People with celiac disease are at increased risk for infections such as tuberculosis, influenza, and pneumococcal pneumonia, but until now little was known about their risk for Clostridium difficile infection (CDI) or C. difficile. In a study conducted at Columbia University Mailman School of Public Health, Columbia University Medical Center, in collaboration with the Karolinska Intitute of Stockholm Sweden, researchers found that people with celiac disease also have higher rates of C. difficile infection. This raises the possibility that people with celiac disease may be more susceptible because of altered gut immunity or microbial composition. The findings are published online in the American Journal of Gastroenterology.
[Photo: Dr. Benjamin Lebhohl]
Clostridium difficile infection is associated with a high risk of morbidity and mortality in Western countries, with an estimated 453,000 cases and 29,300 related deaths in the U.S. in 2011. Rates are on the rise, and in addition to female, white race, and the elderly, studies have shown that patients with inflammatory bowel disease are at higher risk for C. difficile.
To assess the incidence of C-difficile and celiac disease, researchers analyzed a database consisting of all patients with celiac disease based on intestinal biopsies submitted to pathology departments throughout Sweden. Individuals were followed up for an average of 11.5 years. C. difficile infection was documented in 493 patients overall and in 136 patients with celiac disease. Patients were matched to non-celiac controls by age, sex, and year of diagnosis.
The researchers found that 56 out of 100,000 patients with celiac disease were diagnosed with C-difficile infection. The risk of infection was highest in the first 12 months after a celiac disease diagnosis, but persisted in the five years beyond the diagnosis. Dr. Lebwohl and colleagues found no significant differences in prior exposures to antibiotics between patients with or without celiac disease. In addition, after adjusting for proton pump inhibitor use (for reducing gastric acid production), the association between celiac disease and the development of C. difficile infection remained significant.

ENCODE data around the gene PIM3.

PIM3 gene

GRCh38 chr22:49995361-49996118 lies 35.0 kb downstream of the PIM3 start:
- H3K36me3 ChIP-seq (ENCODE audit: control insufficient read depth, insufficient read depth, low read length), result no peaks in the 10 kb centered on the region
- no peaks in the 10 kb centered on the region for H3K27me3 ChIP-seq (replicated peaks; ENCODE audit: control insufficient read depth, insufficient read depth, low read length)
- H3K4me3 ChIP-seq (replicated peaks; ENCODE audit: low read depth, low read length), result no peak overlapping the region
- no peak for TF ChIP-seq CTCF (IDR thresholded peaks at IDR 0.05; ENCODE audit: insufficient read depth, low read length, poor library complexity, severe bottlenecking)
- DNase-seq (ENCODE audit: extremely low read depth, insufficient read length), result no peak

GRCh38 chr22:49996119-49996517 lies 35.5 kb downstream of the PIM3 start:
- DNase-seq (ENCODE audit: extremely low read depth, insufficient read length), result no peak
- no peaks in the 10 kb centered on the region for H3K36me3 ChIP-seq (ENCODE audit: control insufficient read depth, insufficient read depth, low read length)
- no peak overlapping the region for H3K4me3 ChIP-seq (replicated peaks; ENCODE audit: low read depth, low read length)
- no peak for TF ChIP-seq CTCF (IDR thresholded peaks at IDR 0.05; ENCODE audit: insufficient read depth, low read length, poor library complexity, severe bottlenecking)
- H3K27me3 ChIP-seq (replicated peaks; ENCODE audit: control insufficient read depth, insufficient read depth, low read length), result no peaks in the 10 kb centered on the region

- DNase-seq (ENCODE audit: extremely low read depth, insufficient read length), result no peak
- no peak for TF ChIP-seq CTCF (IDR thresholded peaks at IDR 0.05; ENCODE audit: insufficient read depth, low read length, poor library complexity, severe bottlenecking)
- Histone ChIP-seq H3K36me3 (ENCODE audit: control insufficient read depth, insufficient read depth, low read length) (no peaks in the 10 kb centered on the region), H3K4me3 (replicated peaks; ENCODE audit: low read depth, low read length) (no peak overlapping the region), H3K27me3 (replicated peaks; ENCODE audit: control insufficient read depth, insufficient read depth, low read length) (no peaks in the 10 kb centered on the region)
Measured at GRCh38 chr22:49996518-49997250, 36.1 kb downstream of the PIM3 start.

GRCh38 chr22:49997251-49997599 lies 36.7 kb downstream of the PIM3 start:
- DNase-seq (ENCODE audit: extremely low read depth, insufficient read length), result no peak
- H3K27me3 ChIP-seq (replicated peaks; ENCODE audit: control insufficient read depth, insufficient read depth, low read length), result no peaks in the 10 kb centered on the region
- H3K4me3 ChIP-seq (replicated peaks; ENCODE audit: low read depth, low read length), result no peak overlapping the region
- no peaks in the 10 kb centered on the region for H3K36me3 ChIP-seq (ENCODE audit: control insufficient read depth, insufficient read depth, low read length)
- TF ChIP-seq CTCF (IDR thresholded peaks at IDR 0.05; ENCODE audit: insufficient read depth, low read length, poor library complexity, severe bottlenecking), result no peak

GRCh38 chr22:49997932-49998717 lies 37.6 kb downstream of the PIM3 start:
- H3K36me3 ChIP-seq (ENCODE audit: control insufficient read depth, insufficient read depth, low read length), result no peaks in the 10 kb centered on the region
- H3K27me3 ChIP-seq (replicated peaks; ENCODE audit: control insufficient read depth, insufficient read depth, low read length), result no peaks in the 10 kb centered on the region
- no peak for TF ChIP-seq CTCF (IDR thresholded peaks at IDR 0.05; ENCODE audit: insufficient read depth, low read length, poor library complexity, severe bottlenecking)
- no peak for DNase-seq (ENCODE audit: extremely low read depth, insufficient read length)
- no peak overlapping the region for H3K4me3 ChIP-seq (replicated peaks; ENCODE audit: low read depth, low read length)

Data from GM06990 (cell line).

“Patients with celiac disease may be diagnosed with C. difficile infection more frequently because of increased opportunities for testing, given that celiac disease is a chronic condition that entails contact with the health care system,” said Dr. Benjamin Lebhohl, assistant professor of medicine and epidemiology and director of clinical research at the Celiac Disease Center at Columbia University. “But this increased contact with health care may also increase the risk for developing C. difficile infection, given the exposure to antibiotics or the presence of C. difficile in the health care setting.”
“Our findings add to the list of infections that have been associated with celiac disease,” said Dr. Lebwohl. “In patients with celiac disease who develop recurrent symptoms, and particularly if those symptoms include diarrhea, clinicians should not assume that gluten exposure is the culprit; clinicians should consider C. difficile infection.”
Co-authors are Drs. Yael Nobel and Peter Green of Columbia University Medical Center; Dr. Martin Blaser, New York University Langone Medical Center, New York; and Dr. Jonas Ludvigsson, Karolinska Institutet, Stockholm and Örebro University Hospital, Örebro University, Örebro, Sweden
The study was supported by the National Institutes of Health, grant R01 DK090989. The authors report no financial conflict.